Macedonia: Lost in context


Greece has had a long history. Once the epicenter of civilization, Greece has since struggled to reconcile as a meek middle power. However, there has always been a deep love and respect for the heritage that befalls both ancient and modern day Hellenism.

It is no surprise, then, that the Macedonian naming dispute has always been a source of considerable tension.

The dispute is derived from Greece’s objection to the constitutional name of its neighbor to the north, the Republic of Macedonia, or as a provisional reference, the former Yugoslavian Republic of Macedonia (FYROM).

The naming dispute has been fuelled by the FYROM’s fabrication of historical fact and usurpation of a national legacy belonging solely to the Greek empire.

FYROM ethnicity was developed very recently within the twentieth century. It
was accompanied by a misplaced population searching for an identity to help legitimize an uncertain future. On the path for self-determination, one can sympathize.

However, on that path the FYROM have falsely adopted Greek heritage and symbols as their own, such as the Vergina sun, to build a new nation state known as Macedonia.

Historically speaking, Macedonia refers to the region of Greece that housed the ancient kingdom of Macedonia, an area spanning nearly 35,000 square kilometres with a population of 2.5 million ethnic Greeks. This region contains historical landmarks including the kingdom’s capital of Pella and Vergina, the kingdom’s first capital and burial site for Phillip II. None of the landmarks associated with the Macedonian kingdom reside outside of this region.

Furthermore, it has been conclusively grounded in anthropological evidence that the modern day southern Slavs arrived to the FYROM a full thousand years following the collapse of the ancient Macedonian kingdom.

It is widely considered that Greece alone retains the historical right to use the term Macedonia due to the inseparable association the Macedonian kingdom has with Greek culture and identity.

Regardless of the historical inaccuracies and the blatant disregard for Greek heritage, an international dispute persists and negotiations have been fruitless since 1991.

With each passing year, tensions grow. Posters have been allowed to circulate in Skopje comparing Greece to Nazi Germany. Others depict Greece’s second city, Thessaloniki, as being a part of a “United Macedonia,” alluding to the FYROM long suspected irredentist agenda.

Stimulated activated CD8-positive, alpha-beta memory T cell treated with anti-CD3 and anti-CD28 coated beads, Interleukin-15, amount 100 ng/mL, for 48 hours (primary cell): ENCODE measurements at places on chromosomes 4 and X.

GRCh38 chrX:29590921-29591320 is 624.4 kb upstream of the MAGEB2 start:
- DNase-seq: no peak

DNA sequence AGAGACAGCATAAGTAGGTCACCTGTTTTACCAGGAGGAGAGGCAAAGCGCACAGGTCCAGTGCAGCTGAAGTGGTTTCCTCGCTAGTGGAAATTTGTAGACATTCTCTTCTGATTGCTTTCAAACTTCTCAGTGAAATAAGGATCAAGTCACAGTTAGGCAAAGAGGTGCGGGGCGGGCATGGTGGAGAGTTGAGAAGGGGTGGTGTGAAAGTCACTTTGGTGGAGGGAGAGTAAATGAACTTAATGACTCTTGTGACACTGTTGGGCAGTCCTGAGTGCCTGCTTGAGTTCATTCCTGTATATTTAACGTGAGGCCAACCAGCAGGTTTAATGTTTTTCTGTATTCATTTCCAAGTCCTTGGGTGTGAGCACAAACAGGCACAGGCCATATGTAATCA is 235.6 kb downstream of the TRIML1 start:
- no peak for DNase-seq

Embarrassingly, the FYROM’s prime minister, Nikola Gruevski, allowed himself to be photographed placing wreathes under the posters in support. To make matters worse, the FYROM erected a 72 foot statue of Alexander the Great in
Skopje, further infuriating the Greeks and inciting the scorn of the European Union.

While it is certain that the FYROM will stubbornly reject any compromises Greece offers, the FYROM will greatly benefit from accepting a concession. Attempts at acceding to the EU and NATO have consistently met with failure. International institutions will not accept the FYROM while the naming dispute continues to burn. As a member of both the EU and NATO, Greece will continue to veto their application. A solution is indeed mutually beneficial.

Among all proposed compromises following the rejection of “North Macedonia,” the most fitting seems to be the FYROM’s proposed adoption of the “Republic of Vardar Macedonia” as their new constitutional name. It uses the Vardar River, the FYROM’s longest river, as a point of reference. It retains its geographical accuracy while implying that it is culturally distinct from the Greek Macedonian region.

While the FYROM has yet to decide whether they will accept the proposal, very few options remain. A deadlock will persist so long as the proposals continue to be rejected.

The usurpation of Greek heritage and history, while intolerable and bewildering, is in the past. Both Greece and the FYROM must look forward from this dispute to a suitable resolution. As implied by former NATO Secretary General Jaap de Hoop Scheffer however, the onus to accept a compromise ultimately rests with the FYROM.

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